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e-Activity 7

1. Read more about the ten Strategies for engaging learners in a blended environment by Jeffery et al. (2012).

2. Think about how you could use just two of the ten strategies to develop a new Moodle course for your teaching and learning context.

Remember it is important to start with a 'clean slate' rather than re-design an existing Moodle course.

3. Describe the context and plan the components of the new Moodle course using two of the ten strategies as headings.

Identify one concrete example of a Moodle activity or resource for each strategy.

4. Describe why the Moodle activities or resources will engage students in blended learning.

You will need to refer to the components of student engagement in the article
Zepke, N., Leach, L. (2010). Improving student engagement: Ten proposals for action. Active Learning in Higher Education,11(3), 167-177.
An example for reference is provided below.

5. Post to your portfolio and share on the Moodle forum.

An Example:

Context: First year nursing students studying a community health course.
Strategy 6: Authentic tasks.
Moodle activity or resource to be used: Students will be asked to organise themselves into groups inviting a mix of on-campus and off-campus class members. They will need to use the Moodle wiki, set up by the lecturer, to prepare a resource to educate the general public. They can choose from a list of topics, and each group needs to choose something different. They will have to search for relevant information, and collate this into an interesting and informative resource. They will then use the material collated on the wiki to prepare a digital poster for assessment. Students are asked to share their wiki work, and all posters will be viewed in a final event using a at the end of the course, when they will be peer assessed.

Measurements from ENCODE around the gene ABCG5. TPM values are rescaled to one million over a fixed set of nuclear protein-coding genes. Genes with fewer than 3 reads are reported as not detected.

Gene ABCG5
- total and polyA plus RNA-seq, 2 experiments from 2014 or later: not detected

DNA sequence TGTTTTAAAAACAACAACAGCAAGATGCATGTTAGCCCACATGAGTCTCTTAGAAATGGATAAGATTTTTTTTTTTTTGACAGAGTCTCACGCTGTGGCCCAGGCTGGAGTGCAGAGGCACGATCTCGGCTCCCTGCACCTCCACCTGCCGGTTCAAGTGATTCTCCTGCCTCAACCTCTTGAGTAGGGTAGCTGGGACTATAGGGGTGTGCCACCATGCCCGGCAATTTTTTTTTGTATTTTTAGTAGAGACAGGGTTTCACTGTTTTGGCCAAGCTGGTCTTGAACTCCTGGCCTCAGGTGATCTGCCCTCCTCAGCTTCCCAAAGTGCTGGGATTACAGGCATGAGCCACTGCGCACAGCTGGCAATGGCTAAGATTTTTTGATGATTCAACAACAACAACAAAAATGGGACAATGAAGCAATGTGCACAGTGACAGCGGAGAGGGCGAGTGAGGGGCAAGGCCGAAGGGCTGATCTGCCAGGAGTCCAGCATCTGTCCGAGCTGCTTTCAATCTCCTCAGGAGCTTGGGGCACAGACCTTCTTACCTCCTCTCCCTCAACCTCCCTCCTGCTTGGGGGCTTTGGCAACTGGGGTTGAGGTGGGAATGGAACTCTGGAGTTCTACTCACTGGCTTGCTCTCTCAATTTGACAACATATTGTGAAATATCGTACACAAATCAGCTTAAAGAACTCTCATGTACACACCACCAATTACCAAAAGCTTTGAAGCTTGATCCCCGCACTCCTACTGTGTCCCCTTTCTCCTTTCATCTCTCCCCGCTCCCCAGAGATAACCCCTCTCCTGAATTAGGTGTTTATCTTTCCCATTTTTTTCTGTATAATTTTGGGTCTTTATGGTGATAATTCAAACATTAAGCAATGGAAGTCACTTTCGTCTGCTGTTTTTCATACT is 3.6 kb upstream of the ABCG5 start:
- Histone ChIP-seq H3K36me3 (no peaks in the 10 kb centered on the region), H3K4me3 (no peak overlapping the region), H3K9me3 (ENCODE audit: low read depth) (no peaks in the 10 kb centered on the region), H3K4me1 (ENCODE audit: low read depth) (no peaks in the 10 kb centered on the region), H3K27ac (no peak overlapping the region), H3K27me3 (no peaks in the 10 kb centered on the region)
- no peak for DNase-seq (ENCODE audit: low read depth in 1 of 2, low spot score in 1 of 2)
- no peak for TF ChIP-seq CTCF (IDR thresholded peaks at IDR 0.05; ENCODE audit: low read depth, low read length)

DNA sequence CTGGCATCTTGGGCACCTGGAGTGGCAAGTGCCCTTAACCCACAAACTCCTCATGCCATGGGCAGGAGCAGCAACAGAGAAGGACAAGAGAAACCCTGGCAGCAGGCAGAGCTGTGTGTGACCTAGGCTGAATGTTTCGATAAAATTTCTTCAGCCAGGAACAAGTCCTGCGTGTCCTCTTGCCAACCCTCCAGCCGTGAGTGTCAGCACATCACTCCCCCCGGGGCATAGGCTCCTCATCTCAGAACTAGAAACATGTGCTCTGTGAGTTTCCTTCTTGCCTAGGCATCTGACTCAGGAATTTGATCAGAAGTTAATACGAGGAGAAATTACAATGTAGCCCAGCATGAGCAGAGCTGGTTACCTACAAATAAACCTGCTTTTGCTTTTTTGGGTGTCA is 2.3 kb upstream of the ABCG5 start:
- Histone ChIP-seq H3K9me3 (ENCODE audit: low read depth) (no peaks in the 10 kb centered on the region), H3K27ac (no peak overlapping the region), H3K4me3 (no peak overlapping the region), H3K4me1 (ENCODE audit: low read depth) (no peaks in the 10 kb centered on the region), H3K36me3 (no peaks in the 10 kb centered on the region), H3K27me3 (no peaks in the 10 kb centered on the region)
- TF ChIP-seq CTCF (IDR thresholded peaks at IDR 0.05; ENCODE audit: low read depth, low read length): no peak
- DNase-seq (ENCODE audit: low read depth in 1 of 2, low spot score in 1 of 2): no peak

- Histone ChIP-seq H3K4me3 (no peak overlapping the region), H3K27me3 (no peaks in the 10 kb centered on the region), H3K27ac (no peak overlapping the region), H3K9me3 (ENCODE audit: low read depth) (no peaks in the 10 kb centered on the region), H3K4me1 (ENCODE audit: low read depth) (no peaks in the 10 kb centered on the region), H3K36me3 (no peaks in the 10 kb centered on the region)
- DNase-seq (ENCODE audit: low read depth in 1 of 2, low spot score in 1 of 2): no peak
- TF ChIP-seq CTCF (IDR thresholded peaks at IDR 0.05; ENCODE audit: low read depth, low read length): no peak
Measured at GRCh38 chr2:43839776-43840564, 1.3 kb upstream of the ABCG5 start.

Engagement in blended learning:A link to online resources about using the wiki will be provided. Instructions for the activity will be added to Moodle and also explained in class (to on-campus students) and during a web conference (for those off-campus or unable to attend class). Student groups can meet physically or online to discuss their projects, and can add material to the wiki individually, or work together in a physical space on their laptops to collate the material. Learning is blended as a mix of face-to-face and online methods for interaction with resources and with each other can be used.
They can decide how they communicate and work together, and choose any technology for their interactions. Students are given autonomy and freedom to self-manage the learning process, and work in a collaborative relationship, aspects that are considered as essential ingredients for engagement (Zepke & Leach, 2010). Also, they can choose topics that interest them.